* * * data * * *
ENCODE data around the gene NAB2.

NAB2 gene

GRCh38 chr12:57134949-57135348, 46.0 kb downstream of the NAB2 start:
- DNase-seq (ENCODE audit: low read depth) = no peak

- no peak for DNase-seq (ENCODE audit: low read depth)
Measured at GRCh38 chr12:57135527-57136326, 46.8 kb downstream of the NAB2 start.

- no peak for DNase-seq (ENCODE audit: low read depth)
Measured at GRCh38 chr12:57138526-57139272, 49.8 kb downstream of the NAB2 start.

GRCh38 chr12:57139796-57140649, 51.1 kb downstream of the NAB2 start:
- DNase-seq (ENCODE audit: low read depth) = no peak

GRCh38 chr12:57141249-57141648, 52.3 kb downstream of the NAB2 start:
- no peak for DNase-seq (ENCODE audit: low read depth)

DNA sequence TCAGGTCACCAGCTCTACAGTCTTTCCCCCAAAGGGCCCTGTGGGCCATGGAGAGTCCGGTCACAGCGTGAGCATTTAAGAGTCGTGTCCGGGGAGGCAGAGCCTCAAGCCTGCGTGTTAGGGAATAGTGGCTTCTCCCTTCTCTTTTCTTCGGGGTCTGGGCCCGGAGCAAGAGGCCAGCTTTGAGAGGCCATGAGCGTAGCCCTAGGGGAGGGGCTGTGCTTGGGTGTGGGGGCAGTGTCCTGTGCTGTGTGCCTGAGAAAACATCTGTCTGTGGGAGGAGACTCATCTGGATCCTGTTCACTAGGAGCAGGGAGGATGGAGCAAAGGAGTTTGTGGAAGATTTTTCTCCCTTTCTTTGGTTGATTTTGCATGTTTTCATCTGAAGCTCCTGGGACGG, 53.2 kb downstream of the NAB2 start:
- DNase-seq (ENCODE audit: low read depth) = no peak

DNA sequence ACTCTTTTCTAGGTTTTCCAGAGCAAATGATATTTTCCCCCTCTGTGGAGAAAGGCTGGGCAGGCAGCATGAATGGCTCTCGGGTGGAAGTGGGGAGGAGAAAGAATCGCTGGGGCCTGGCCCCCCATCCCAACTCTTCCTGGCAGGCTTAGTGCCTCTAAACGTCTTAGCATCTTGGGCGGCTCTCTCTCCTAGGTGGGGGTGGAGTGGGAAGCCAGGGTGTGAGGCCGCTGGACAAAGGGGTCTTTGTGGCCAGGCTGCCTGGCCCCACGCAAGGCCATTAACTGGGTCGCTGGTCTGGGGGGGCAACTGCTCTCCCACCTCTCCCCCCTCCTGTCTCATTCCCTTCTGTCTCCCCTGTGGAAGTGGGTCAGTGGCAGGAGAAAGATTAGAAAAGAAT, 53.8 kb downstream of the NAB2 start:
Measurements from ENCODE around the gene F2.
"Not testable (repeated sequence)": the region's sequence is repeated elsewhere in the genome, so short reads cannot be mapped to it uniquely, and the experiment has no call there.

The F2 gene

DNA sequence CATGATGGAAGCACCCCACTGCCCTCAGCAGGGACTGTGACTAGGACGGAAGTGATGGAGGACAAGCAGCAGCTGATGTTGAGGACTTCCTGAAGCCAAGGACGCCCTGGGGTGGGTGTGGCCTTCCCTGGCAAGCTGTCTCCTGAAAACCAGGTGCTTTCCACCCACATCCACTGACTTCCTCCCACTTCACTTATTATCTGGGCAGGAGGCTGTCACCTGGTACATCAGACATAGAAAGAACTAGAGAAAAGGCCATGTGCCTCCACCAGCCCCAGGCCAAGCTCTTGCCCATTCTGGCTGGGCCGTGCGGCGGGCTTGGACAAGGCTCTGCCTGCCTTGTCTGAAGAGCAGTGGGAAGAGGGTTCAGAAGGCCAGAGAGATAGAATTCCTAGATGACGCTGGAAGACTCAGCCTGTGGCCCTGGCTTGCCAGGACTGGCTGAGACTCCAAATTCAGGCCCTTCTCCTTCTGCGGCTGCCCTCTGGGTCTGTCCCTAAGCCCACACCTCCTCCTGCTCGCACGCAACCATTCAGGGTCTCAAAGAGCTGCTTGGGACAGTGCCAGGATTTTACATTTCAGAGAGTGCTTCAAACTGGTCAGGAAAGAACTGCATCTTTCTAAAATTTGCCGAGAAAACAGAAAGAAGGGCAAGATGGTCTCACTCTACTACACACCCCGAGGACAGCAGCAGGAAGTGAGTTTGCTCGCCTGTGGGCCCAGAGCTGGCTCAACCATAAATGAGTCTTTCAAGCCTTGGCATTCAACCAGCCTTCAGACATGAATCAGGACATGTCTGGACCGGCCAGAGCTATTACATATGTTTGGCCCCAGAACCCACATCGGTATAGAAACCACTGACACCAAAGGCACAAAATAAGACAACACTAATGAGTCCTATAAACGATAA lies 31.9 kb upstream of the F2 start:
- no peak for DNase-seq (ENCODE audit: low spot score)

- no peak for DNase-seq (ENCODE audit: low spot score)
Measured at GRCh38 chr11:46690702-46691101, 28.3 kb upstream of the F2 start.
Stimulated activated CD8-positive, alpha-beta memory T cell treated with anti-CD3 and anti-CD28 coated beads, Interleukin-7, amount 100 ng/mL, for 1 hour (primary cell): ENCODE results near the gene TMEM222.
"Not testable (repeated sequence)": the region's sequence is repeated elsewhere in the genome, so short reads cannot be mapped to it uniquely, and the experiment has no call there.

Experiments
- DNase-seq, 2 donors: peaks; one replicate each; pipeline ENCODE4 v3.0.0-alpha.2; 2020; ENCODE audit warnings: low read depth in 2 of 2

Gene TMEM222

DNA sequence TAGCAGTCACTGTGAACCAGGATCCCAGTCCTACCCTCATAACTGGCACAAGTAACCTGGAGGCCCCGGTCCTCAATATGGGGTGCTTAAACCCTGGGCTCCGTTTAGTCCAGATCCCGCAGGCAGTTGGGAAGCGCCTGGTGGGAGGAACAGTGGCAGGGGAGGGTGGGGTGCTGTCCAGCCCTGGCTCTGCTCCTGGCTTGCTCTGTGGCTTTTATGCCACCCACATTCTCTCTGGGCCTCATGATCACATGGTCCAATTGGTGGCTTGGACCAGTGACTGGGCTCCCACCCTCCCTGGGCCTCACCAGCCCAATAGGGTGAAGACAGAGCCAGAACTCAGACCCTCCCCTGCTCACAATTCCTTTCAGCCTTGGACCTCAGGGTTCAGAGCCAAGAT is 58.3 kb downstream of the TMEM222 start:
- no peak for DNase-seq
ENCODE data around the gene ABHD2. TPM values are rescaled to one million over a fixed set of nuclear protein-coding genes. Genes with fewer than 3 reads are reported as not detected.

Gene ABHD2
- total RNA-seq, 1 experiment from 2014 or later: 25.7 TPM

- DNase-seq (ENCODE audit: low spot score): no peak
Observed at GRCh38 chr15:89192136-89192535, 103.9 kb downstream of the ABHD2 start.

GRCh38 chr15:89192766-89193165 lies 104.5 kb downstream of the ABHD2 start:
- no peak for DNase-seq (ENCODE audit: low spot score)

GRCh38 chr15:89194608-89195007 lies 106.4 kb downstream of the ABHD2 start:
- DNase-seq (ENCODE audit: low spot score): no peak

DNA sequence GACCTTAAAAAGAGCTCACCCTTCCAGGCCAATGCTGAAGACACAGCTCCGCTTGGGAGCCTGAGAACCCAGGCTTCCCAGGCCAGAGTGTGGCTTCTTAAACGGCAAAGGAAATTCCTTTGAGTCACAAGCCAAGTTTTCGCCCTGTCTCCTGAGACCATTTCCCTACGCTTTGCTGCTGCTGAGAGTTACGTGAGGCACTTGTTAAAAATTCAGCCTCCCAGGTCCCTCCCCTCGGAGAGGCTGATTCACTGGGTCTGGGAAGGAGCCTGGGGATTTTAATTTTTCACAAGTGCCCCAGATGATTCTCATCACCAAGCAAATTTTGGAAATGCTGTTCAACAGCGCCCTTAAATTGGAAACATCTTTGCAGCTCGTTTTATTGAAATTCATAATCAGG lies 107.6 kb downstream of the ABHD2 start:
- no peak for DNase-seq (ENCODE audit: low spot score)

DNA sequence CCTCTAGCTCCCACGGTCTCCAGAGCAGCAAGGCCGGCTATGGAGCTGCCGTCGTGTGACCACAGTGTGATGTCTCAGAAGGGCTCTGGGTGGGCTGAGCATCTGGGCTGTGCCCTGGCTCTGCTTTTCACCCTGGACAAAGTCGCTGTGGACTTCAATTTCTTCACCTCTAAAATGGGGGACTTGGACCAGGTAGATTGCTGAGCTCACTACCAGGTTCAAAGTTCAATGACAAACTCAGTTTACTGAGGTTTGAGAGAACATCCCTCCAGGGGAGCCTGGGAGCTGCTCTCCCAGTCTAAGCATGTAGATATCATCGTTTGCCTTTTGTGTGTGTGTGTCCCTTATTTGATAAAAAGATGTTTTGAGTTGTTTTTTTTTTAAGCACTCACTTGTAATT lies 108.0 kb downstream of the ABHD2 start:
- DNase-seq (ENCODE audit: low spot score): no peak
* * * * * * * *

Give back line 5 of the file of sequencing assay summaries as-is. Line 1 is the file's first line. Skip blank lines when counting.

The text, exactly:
- no peak for DNase-seq (ENCODE audit: low read depth)